US Supreme Court Ryburn v. Huff 11-208
by, 05-20-12 at 08:29 PM (539 Views)
Officers received a call that Vincent Huff had threatened to shoot up his school. They interviewed school staff and other students, and learned that Huff had been bullied and was frequently absent (and therefore, based on their training, he met the profile of a school shooter). Huff was not at school, so they went to his house to meet with him.
There was no answer when they knocked on the door, so they tried to call into the house by phone. They eventually got ahold of Huff's mother by cell phone. She told them that she was inside the house with her son, and they told her they wanted to speak with him. She hung up. Eventually, she met with officers in front of the house and brought her son with her. She never asked why the officers were there, and refused to allow the officers into the house, which the officers noted as strange. One of the police asked if there were weapons in the house.
Testimony conficts as to what happened next. Mrs. Huff claims that she said she was going inside to get her husband, the officers claim that she suddenly turned and ran into the house. Four officers followed her into the house (including two who had been standing outside of earshot for this exchange and believed that she had given consent for entry). They all remained in the front room with Vincent and Mrs. Huff, until Vincent's father entered and "challenged the officers' authority to be there." The officers remained in the house for five or ten minutes to conduct their investigation, then concluded that the rumors regarding Vincent's threats were unfounded, and left.
The Huffs sued, and the district court ruled in favor of the officers, saying that they were entitled to qualified immunity. The Huffs appealed, and the Ninth Circuit held that the last two officers to enter the house (who entered on the erroneous belief that consent had been given) were entitled to qualified immunity, but the first two to enter (for officer safety reasons) were not. The Ninth "acknowledged that police officers are allowed to enter a home without a warrant if they reasonably believe that immediate entry is necessary to protect themselves or others from serious harm, even if the officers lack probable cause to believe that a crime has been or is about to be committed," but held that in this case Mrs. Huff was simply asserting her right to end her conversation with the officers and return to her home.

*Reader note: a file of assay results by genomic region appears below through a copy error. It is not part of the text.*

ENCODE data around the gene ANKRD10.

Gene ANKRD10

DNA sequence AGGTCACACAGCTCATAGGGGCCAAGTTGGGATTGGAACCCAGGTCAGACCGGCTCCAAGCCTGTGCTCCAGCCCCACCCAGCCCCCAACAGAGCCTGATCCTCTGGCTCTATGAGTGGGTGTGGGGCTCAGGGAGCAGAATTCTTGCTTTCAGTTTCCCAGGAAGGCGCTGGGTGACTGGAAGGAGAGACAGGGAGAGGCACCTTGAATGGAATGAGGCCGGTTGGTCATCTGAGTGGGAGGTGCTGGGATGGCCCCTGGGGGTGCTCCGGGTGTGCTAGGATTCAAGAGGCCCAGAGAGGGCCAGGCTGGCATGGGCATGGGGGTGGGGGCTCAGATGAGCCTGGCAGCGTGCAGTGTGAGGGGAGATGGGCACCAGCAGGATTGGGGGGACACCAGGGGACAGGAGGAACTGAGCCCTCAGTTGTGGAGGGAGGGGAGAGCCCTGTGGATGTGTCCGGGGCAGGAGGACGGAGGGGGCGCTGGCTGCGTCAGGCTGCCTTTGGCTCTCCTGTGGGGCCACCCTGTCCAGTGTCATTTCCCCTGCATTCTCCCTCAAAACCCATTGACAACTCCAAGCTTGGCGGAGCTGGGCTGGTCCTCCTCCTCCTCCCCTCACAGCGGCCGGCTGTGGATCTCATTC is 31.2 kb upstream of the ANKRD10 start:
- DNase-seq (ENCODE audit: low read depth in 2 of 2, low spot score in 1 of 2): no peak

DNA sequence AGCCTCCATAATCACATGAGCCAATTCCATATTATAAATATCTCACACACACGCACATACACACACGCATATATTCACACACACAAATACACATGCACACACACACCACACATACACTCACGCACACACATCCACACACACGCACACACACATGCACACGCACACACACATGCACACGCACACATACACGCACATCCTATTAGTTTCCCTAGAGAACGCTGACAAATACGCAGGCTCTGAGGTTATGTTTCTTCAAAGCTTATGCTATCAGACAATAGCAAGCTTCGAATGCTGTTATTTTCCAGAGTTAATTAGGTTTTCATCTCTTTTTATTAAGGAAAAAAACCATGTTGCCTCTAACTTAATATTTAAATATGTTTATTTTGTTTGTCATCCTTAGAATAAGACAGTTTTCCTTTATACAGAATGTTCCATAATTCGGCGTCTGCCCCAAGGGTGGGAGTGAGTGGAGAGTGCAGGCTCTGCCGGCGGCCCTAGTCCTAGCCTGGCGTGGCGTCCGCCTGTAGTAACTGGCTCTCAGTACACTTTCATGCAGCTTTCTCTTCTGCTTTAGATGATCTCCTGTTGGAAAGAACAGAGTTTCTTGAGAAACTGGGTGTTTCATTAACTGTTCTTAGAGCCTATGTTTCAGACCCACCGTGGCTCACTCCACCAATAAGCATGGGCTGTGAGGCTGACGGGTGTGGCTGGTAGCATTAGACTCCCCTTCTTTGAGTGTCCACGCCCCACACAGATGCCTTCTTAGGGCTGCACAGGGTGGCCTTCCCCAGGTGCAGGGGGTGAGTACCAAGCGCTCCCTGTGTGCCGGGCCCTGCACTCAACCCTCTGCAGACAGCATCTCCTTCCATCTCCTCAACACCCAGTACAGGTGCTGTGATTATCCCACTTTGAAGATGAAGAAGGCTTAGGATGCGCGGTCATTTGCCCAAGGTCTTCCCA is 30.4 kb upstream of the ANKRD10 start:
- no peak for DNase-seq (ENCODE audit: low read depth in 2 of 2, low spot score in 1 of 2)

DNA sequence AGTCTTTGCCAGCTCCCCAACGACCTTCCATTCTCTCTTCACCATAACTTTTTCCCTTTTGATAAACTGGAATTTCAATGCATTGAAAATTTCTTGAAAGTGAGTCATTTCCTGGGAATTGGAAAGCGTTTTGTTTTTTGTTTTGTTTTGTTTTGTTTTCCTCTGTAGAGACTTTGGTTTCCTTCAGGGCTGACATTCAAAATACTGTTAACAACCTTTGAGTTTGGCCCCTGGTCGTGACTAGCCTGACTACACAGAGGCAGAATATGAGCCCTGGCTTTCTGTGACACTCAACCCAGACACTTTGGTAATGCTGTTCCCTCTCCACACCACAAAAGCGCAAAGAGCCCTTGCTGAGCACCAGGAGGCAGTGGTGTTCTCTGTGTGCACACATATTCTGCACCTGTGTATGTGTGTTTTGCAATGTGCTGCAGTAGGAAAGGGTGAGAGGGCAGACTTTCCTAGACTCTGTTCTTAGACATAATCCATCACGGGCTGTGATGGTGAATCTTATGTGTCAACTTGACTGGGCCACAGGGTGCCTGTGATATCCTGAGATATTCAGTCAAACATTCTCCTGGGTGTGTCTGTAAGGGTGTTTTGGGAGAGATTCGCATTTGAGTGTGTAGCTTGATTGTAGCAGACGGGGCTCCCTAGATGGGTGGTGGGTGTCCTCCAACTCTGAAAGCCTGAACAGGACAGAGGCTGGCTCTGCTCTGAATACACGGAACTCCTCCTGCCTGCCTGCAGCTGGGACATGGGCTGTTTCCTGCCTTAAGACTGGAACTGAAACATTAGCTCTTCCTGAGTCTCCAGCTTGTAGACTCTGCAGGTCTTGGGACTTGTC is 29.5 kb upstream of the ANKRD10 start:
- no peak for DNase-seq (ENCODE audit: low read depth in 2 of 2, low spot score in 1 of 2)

The officers who had now been denied qualified immunity appealed, and the Supreme Court reversed. The Supreme Court held that:
1- Based on current case law, a reasonable officer could have believed that he was justified in making warrantless entry under the circumstances of this case.
2- Although none of Mrs. Huff's actions were illegal, there are many circumstances in which lawful conduct may portend imminent violence.
3- Even when each of the events of a case are mundane when viewed in isolation, they may paint an alarming picture when viewed together.
4- The lower court's second guessing of the officers in this case doesn't jibe with Graham v. Conner. Judged from the perspective of a reasonable officer on the scene, the officers' actions were a reasonable response to Mrs. Huff's behavior.
And so the officers were granted qualified immunity.